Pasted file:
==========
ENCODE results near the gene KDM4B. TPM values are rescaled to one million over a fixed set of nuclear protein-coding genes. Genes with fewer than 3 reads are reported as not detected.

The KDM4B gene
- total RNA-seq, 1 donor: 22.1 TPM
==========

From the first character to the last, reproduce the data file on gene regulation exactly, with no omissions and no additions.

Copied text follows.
ENCODE results near the gene KDM4B. TPM values are rescaled to one million over a fixed set of nuclear protein-coding genes. Genes with fewer than 3 reads are reported as not detected.

The KDM4B gene
- total RNA-seq, 1 donor: 22.1 TPM